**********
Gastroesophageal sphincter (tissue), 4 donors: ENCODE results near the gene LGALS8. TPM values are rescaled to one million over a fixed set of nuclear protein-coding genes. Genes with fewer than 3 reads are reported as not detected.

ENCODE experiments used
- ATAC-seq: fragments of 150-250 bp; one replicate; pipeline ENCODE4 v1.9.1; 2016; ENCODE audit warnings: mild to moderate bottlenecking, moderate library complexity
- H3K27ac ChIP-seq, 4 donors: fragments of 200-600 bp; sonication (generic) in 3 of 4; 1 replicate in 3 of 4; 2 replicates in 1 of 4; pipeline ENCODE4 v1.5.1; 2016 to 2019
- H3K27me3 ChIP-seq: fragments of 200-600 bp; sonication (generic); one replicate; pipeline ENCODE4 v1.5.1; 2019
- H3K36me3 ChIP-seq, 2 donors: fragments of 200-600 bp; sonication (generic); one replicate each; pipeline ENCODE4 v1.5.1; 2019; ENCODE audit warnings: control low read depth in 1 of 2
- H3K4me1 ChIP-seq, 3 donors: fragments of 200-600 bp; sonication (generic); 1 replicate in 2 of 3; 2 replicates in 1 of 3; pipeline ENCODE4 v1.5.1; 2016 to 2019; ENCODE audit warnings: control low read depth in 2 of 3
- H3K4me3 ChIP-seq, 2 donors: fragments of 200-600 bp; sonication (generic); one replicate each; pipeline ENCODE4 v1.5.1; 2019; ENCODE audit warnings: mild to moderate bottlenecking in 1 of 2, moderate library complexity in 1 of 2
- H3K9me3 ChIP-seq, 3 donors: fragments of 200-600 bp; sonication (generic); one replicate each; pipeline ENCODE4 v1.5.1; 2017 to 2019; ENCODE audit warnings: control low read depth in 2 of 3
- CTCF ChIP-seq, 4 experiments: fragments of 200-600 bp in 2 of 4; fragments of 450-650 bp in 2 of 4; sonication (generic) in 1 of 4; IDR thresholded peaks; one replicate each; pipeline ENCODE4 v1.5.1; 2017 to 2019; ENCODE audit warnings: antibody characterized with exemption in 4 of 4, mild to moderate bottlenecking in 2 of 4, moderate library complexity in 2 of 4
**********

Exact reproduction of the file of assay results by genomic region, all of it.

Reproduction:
Gastroesophageal sphincter (tissue), 4 donors: ENCODE results near the gene LGALS8. TPM values are rescaled to one million over a fixed set of nuclear protein-coding genes. Genes with fewer than 3 reads are reported as not detected.

ENCODE experiments used
- ATAC-seq: fragments of 150-250 bp; one replicate; pipeline ENCODE4 v1.9.1; 2016; ENCODE audit warnings: mild to moderate bottlenecking, moderate library complexity
- H3K27ac ChIP-seq, 4 donors: fragments of 200-600 bp; sonication (generic) in 3 of 4; 1 replicate in 3 of 4; 2 replicates in 1 of 4; pipeline ENCODE4 v1.5.1; 2016 to 2019
- H3K27me3 ChIP-seq: fragments of 200-600 bp; sonication (generic); one replicate; pipeline ENCODE4 v1.5.1; 2019
- H3K36me3 ChIP-seq, 2 donors: fragments of 200-600 bp; sonication (generic); one replicate each; pipeline ENCODE4 v1.5.1; 2019; ENCODE audit warnings: control low read depth in 1 of 2
- H3K4me1 ChIP-seq, 3 donors: fragments of 200-600 bp; sonication (generic); 1 replicate in 2 of 3; 2 replicates in 1 of 3; pipeline ENCODE4 v1.5.1; 2016 to 2019; ENCODE audit warnings: control low read depth in 2 of 3
- H3K4me3 ChIP-seq, 2 donors: fragments of 200-600 bp; sonication (generic); one replicate each; pipeline ENCODE4 v1.5.1; 2019; ENCODE audit warnings: mild to moderate bottlenecking in 1 of 2, moderate library complexity in 1 of 2
- H3K9me3 ChIP-seq, 3 donors: fragments of 200-600 bp; sonication (generic); one replicate each; pipeline ENCODE4 v1.5.1; 2017 to 2019; ENCODE audit warnings: control low read depth in 2 of 3
- CTCF ChIP-seq, 4 experiments: fragments of 200-600 bp in 2 of 4; fragments of 450-650 bp in 2 of 4; sonication (generic) in 1 of 4; IDR thresholded peaks; one replicate each; pipeline ENCODE4 v1.5.1; 2017 to 2019; ENCODE audit warnings: antibody characterized with exemption in 4 of 4, mild to moderate bottlenecking in 2 of 4, moderate library complexity in 2 of 4